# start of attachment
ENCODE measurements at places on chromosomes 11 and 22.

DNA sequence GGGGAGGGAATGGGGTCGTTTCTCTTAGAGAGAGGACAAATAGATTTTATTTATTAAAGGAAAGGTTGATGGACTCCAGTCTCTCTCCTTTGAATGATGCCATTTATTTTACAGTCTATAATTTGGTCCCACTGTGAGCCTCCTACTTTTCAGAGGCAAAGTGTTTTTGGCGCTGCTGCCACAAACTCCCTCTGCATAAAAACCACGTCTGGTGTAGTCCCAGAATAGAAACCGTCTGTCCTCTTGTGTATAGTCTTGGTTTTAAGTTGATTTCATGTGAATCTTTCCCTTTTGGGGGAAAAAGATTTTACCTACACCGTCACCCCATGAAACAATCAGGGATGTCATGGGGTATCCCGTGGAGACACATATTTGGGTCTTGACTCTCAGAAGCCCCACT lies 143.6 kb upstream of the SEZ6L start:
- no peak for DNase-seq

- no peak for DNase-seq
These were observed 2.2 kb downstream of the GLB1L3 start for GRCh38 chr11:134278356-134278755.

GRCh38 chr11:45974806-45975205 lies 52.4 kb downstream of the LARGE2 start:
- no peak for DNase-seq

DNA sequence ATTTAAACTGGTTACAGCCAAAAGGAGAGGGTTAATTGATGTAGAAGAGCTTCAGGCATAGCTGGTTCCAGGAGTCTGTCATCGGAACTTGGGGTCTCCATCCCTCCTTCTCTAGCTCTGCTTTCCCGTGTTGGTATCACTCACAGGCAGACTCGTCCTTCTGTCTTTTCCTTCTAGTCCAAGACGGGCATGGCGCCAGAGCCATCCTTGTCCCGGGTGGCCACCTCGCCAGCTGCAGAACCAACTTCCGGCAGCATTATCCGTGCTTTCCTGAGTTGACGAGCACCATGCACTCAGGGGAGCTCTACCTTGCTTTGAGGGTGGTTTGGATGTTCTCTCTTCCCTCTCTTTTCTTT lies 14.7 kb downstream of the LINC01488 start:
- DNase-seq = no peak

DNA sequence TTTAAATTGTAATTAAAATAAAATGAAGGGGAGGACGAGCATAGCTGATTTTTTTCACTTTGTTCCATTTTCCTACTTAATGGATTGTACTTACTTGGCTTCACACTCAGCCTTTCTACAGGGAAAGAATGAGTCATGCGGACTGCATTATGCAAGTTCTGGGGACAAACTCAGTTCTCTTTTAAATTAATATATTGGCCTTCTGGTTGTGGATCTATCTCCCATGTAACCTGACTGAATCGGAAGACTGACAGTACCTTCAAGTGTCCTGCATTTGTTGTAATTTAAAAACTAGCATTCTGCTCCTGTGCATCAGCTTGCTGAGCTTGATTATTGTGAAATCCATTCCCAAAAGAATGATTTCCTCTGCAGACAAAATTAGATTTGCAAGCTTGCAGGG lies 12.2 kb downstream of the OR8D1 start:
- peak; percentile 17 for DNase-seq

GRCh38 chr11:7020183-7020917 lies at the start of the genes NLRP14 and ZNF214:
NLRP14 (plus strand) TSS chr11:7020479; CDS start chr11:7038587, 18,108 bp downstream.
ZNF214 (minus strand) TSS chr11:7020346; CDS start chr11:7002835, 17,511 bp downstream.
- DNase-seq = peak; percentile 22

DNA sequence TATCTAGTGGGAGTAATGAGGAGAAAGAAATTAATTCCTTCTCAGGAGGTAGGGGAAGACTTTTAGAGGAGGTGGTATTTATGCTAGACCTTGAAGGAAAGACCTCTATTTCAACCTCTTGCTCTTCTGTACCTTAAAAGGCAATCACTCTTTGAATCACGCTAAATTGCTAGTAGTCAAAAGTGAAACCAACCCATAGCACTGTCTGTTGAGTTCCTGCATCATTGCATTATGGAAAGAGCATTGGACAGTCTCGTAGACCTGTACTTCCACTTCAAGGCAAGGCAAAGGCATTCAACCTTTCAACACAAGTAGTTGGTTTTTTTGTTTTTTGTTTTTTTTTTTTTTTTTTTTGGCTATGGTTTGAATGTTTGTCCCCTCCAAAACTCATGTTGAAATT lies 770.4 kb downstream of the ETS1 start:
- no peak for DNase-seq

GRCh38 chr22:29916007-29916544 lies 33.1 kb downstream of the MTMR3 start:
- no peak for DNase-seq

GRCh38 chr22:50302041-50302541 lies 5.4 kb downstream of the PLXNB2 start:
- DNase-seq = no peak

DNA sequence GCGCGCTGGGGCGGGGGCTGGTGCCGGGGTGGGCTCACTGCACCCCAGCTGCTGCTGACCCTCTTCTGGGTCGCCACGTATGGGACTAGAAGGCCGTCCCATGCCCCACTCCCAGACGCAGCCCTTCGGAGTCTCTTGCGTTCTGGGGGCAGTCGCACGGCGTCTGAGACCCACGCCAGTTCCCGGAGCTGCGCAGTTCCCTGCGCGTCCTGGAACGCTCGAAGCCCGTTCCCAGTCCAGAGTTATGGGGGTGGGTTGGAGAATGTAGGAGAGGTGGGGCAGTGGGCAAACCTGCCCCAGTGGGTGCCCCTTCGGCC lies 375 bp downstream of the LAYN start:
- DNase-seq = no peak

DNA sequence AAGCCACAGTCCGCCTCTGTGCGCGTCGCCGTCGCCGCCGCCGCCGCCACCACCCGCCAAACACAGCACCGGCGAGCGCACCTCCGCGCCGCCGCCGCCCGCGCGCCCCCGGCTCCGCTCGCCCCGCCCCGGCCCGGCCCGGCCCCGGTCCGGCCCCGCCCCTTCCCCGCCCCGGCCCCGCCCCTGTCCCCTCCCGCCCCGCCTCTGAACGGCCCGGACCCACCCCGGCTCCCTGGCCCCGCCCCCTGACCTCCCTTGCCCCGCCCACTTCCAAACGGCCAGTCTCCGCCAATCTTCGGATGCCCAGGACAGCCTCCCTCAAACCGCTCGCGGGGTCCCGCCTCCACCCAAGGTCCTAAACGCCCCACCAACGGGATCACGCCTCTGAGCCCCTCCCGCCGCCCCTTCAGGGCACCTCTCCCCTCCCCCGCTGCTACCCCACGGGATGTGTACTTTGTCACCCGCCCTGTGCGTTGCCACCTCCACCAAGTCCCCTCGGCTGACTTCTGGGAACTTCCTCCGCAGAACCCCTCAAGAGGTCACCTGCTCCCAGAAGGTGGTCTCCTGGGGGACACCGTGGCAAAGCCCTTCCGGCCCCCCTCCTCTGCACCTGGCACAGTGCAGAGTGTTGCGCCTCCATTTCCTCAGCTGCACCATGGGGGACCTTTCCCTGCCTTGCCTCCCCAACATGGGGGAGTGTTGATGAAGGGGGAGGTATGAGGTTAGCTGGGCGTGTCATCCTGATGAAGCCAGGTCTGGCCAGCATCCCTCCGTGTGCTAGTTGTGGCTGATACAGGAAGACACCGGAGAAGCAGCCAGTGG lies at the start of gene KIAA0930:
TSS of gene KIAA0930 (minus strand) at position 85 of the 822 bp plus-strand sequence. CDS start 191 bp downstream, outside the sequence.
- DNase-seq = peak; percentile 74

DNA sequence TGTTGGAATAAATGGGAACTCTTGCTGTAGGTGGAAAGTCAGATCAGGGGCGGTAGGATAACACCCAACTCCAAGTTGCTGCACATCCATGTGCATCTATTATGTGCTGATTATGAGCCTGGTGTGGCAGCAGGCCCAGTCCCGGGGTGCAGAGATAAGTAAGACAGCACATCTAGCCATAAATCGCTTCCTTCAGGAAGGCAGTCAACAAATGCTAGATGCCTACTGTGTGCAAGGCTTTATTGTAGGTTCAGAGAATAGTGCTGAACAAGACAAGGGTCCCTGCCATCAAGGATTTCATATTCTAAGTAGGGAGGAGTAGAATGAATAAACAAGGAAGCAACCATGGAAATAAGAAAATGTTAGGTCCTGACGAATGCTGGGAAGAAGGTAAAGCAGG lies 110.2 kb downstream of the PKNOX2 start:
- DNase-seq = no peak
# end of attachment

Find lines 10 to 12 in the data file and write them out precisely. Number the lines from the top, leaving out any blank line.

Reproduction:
DNA sequence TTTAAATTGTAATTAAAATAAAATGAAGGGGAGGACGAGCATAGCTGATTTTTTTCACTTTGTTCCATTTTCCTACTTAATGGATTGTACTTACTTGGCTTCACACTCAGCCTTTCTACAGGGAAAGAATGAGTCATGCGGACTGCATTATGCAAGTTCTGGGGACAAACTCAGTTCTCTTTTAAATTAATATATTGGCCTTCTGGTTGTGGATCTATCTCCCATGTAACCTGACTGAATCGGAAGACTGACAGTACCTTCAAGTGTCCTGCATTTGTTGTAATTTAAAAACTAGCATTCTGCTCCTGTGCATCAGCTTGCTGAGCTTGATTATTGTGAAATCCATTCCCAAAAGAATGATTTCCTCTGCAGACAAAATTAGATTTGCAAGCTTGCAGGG lies 12.2 kb downstream of the OR8D1 start:
- peak; percentile 17 for DNase-seq

GRCh38 chr11:7020183-7020917 lies at the start of the genes NLRP14 and ZNF214: